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Optimal Monetary Policy when Agents are Learning

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  • Krisztina Molnar

    ()
    (NHH, UPF)

  • Sergio Santoro

    (UPF)

Abstract

Most studies of optimal monetary policy under learning rely on optimality conditions derived for the case when agents have rational expectations. In this paper, we derive optimal monetary policy in an economy where the Central Bank knows, and makes active use of, the learning algorithm agents follow in forming their expectations. In this setup, monetary policy can influence future expectations through its effect on learning dynamics, introducing an additional tradeoff between inflation and output gap stabilization. Specifically, the optimal interest rate rule reacts more aggressively to out-of-equilibrium inflation expectations and noisy cost-push shocks than would be optimal under rational expectations: the Central Bank exploits its ability to â€drive†future expectations closer to equilibrium. This optimal policy closely resembles optimal policy when the Central Bank can commit and agents have rational expectations. Monetary policy should be more aggressive in containing inflationary expectations when private agents pay more attention to recent data. In particular, when beliefs are updated according to recursive least squares, the optimal policy is time-varying: after a structural break the Central Bank should be more aggressive and relax the degree of aggressiveness in subsequent periods.

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Bibliographic Info

Paper provided by Society for Computational Economics in its series Computing in Economics and Finance 2006 with number 40.

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Date of creation: 04 Jul 2006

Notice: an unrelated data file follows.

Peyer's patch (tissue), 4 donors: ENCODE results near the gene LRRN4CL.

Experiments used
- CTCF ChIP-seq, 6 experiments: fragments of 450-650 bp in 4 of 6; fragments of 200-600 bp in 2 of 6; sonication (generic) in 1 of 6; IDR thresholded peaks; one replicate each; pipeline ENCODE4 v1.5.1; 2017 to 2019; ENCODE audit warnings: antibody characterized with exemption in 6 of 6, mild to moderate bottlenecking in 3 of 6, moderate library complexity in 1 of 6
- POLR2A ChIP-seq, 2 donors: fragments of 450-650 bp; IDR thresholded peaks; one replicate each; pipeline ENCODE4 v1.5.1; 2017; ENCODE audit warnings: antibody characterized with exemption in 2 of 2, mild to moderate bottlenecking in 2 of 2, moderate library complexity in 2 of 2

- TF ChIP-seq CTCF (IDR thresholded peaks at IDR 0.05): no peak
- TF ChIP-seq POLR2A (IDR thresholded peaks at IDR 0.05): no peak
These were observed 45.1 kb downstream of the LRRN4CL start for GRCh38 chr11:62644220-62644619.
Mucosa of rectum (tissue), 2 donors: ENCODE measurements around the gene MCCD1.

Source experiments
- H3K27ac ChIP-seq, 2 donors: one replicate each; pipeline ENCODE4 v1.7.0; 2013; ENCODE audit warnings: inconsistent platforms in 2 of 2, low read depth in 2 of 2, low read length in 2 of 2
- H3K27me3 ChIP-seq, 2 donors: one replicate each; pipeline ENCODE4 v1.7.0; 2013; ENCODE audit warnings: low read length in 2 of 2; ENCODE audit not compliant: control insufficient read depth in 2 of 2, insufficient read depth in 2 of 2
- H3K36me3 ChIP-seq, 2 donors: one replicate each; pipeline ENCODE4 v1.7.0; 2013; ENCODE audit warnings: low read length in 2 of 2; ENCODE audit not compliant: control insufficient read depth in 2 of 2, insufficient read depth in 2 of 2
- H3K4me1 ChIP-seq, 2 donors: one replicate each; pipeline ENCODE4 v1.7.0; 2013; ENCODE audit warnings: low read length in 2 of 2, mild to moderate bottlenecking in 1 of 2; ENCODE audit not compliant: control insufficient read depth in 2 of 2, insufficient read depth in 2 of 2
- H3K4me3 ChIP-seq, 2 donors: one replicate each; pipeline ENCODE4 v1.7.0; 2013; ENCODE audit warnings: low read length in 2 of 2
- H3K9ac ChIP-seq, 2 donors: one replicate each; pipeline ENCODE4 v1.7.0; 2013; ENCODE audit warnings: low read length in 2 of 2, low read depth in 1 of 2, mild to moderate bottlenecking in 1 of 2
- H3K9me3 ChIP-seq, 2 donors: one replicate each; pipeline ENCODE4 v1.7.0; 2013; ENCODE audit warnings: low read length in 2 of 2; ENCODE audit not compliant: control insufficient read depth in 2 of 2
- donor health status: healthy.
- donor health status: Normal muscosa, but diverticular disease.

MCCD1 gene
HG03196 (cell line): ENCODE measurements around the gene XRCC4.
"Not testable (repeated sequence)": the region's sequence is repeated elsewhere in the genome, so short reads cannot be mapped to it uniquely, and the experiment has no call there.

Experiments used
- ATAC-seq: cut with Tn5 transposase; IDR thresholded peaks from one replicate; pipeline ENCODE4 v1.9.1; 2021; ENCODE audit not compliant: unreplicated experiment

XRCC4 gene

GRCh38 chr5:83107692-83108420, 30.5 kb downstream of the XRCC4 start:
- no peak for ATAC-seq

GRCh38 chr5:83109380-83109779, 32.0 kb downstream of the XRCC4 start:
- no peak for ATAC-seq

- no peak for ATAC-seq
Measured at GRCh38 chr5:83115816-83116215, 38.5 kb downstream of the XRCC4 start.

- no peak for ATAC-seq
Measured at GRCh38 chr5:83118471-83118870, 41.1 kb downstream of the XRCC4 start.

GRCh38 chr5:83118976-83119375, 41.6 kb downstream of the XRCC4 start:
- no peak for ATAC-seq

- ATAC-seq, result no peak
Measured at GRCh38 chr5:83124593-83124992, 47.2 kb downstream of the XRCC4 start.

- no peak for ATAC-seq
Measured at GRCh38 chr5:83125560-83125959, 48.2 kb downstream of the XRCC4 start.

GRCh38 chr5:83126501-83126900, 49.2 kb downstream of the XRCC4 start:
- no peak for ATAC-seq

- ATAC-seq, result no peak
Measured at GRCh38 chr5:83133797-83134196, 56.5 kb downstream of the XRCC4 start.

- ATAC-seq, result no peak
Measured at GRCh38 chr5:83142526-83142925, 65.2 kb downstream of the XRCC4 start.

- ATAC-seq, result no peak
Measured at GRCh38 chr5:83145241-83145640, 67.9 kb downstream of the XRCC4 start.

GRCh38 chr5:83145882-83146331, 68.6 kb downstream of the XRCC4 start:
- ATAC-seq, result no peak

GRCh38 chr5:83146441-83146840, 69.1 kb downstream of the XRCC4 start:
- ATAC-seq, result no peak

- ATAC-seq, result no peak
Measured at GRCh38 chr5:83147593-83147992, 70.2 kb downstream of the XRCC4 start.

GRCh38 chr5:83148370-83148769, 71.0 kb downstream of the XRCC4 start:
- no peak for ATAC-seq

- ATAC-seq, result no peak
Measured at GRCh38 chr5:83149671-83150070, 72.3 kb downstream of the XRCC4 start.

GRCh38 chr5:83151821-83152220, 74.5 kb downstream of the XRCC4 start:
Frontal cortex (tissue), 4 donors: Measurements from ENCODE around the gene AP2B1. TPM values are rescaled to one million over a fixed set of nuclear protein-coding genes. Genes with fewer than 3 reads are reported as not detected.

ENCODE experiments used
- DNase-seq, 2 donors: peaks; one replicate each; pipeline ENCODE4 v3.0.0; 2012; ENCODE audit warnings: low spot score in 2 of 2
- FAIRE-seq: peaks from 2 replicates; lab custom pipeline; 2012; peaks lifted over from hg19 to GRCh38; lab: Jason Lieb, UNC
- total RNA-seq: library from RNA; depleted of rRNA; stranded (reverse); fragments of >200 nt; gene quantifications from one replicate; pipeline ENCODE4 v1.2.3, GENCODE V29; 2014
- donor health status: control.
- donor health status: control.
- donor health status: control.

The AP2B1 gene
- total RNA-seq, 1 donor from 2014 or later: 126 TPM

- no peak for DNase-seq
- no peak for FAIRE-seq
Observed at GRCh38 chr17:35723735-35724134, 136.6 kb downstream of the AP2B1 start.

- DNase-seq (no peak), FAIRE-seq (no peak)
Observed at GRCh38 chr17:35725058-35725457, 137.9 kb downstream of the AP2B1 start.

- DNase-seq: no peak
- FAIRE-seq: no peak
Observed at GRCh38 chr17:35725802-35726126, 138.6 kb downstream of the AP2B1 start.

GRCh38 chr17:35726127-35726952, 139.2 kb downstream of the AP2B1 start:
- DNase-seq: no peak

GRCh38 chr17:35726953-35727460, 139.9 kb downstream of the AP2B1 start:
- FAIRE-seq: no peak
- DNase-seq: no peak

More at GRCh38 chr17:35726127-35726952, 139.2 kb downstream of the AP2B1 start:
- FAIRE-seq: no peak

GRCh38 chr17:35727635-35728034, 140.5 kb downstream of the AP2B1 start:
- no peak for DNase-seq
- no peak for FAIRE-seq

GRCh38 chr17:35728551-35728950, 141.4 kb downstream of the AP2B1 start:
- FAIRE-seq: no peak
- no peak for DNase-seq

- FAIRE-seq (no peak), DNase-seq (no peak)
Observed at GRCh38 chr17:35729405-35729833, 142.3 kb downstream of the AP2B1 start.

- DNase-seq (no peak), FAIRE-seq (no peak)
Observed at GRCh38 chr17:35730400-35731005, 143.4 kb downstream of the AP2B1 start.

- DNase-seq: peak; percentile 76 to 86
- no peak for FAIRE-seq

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Handle: RePEc:sce:scecfa:40

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Keywords: Optimal Monetary Policy; Learning; Rational Expectations;

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Cited by:
  1. Preston, Bruce, 2008. "Adaptive learning and the use of forecasts in monetary policy," Journal of Economic Dynamics and Control, Elsevier, vol. 32(11), pages 3661-3681, November.
  2. Evans, George W & Honkapohja, Seppo, 2008. "Expectations, Learning and Monetary Policy: An Overview of Recent Rersearch," CEPR Discussion Papers 6640, C.E.P.R. Discussion Papers.
  3. Alberto Locarno, 2012. "Monetary policy in a model with misspecified, heterogeneous and ever-changing expectations," Temi di discussione (Economic working papers) 888, Bank of Italy, Economic Research and International Relations Area.
  4. Michele Berardi, 2006. "Monetary policy with heterogeneous and misspecified expectations," Centre for Growth and Business Cycle Research Discussion Paper Series 81, Economics, The Univeristy of Manchester.
  5. Christian Jensen, 2006. "Expectations, Learning, and Discretionary Policymaking," International Journal of Central Banking, International Journal of Central Banking, vol. 2(4), December.
  6. Ichiro Muto, 2007. "Productivity Growth, Transparency, and Monetary Policy," IMES Discussion Paper Series 07-E-08, Institute for Monetary and Economic Studies, Bank of Japan.
  7. Adam, Klaus & Marcet, Albert, 2009. "Internal Rationality and Asset Prices," CEPR Discussion Papers 7498, C.E.P.R. Discussion Papers.
  8. Martin Melecky & Diego Rodríguez Palenzuela & Ulf Söderström, 2008. "Inflation Target Transparency and the Macroeconomy," Working Papers Central Bank of Chile 490, Central Bank of Chile.
  9. Adam, Klaus & Marcet, Albert, 2011. "Internal rationality, imperfect market knowledge and asset prices," Journal of Economic Theory, Elsevier, vol. 146(3), pages 1224-1252, May.
  10. repec:hal:cesptp:halshs-00609824 is not listed on IDEAS

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